It’s not news to anybody that US culture is highly polarized and has been for some time. This polarization shows up most readily in political disputes, and especially in presidential election years, when all the disputes come to a head and when the consequences of victory and defeat are most clearly obvious.
Presidential elections have always been rowdy affairs in this country, at least since Adams v Jefferson in 1796. Some are rowdier than others, of course—Adams/Jackson (1824), Hayes/Tilden (1876), and Nixon/Humphrey (1968) come immediately to mind. Anybody currently over the age of 40 knows that every election since 1992 has been “the most important election of our lifetime.”
Even so, it feels like this year is extraordinary. There’s been fighting in the streets that reminds us old-timers of 1968, combined with a general sense of being on edge due to all the coronavirus issues. Adding fuel to the fire is the fact that with social media, now every nitwit can be a publisher, with no editorial constraints—and we all know nitwits who are taking advantage of the opportunity. And now there’s a third vacancy on the Supreme Court in just 4 years.
Polarization. Tribalism. And lots of fuel to pour on that fire. Historians know that a key cause of the Civil War was sectionalism, and to them all this is looking pretty familiar. Here the divide is not as clearly geographical as it was 160 years ago—which in some ways makes the situation even worse—but it’s still eerily familiar.
And so there’s open talk about civil war. Red vs blue. Urban vs rural. Liberal vs conservative. And unsurprisingly, the joke about one side having all the guns doesn’t ease the tension.
I’d suggest that the solutions most commonly bandied about aren’t solutions at all.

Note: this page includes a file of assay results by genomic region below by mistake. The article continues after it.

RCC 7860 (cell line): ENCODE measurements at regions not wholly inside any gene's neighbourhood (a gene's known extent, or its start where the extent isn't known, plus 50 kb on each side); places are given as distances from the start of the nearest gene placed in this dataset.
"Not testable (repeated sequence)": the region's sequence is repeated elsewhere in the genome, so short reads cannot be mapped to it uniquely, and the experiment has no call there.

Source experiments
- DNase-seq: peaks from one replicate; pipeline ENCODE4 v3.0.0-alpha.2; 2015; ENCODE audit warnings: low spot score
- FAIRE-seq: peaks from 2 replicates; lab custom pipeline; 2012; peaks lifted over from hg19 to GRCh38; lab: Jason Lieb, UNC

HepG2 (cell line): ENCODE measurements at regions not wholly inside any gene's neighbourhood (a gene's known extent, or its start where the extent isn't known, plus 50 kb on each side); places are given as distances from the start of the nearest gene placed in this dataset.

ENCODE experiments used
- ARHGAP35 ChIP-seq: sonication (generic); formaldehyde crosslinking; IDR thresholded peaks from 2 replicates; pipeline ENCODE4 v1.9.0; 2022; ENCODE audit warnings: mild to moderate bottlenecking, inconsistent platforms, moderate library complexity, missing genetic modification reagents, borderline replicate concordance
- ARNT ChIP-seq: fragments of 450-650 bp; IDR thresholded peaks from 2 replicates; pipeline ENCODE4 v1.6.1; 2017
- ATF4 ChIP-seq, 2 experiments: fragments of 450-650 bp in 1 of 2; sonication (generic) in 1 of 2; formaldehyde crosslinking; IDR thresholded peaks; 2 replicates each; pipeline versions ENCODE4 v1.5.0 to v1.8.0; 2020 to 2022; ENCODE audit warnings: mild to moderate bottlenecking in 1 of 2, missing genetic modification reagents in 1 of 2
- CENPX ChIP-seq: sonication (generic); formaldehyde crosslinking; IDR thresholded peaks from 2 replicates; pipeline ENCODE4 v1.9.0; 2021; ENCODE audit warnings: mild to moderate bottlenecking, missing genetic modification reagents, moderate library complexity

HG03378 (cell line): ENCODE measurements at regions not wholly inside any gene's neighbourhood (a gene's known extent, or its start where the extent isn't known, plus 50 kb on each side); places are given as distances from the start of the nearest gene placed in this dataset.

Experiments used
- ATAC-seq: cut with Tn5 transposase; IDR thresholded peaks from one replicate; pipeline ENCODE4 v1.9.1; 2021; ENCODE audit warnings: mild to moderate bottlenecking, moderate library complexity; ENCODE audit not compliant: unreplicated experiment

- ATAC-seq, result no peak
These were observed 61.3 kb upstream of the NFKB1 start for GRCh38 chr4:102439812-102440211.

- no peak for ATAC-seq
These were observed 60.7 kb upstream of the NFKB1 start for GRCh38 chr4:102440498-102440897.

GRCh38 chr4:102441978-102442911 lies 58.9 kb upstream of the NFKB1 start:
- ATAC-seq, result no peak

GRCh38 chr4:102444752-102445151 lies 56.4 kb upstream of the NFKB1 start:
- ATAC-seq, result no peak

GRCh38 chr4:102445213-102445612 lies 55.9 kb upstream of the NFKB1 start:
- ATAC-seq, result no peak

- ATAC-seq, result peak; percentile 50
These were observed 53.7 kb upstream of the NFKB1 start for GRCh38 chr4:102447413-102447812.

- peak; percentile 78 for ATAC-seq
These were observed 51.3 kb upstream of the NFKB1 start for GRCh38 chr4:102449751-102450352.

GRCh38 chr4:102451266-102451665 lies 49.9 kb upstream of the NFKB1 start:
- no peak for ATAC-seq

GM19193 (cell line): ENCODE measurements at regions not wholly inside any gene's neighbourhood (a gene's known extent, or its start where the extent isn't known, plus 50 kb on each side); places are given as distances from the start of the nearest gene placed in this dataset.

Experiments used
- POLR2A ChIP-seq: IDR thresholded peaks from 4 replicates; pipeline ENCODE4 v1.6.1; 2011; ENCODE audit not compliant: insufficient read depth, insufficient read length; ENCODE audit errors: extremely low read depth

Force—and the unconditional surrender of one of the parties—isn’t a long-term solution, as World Wars 1 and 2 so clearly taught us. The simmering rage of humiliation eventually breaks out again, and the second time is often worse than the first.
Appeasement doesn’t work either—again, as the World Wars demonstrated. (Think Neville Chamberlain.) When two sides each see the other as the enemy of their aspirations, eventually they’re going to resort to force.
In our situation the problem is compounded by the sheer number of things that divide us. We’re divided by race; by economic status; by political philosophy; by sex. These divisions go to the very core of our perceived identity; we’re not going to compromise them.
We can avoid civil war only by finding some part of our identity that is more powerful than the things that divide us. For many years, our shared identity as Americans was enough to do that. Often it’s the existence of a common threat, as in World War 2 and again for a few months after 9/11. For much of my lifetime there have been those arguing for unity on the basis of our shared humanity—who usually are dismissed as dreamers in the image of John Lennon.
I’d like to suggest that the Scripture speaks repeatedly of something that breaks down the racial and sexual and political and economic barriers that persistently divide us—and, perhaps surprisingly, it is based, in a specific way, in our shared humanity. The Bible doesn’t just dangle this idea out there as a carrot to get the kids fighting in the back seat to finally get along (and, I suppose, to stop mixing their metaphors); on the contrary, it presents the unity of peoples across significant barriers as a central part of the plan of God—something that he not only desires but is applying his divine power to accomplish with absolute certainty: that “God [is] in Christ reconciling the world unto himself” (2Co 5.19), so that “there is neither Jew nor Greek, … slave nor free man, … male nor female; for you are all one in Christ Jesus” (Ga 3.28), toward the goal of “a great multitude which no one could count, from every nation and all tribes and peoples and tongues, standing before the throne and before the Lamb, clothed in white robes” (Re 7.9)—a unity so spectacular, so unimaginable, and so unbelievable even by those witnessing it, “that the manifold wisdom of God might now be made known through the church to the rulers and the authorities in the heavenly places” (Ep 3.10); that is, that even supernatural beings are taken by surprise.
There are lots of places in the Scripture where we can read about these ideas. I’ve chosen a section of Paul’s letter to the Colossian church, where I’ve been studying this month. We’ll embark on that study in the next post.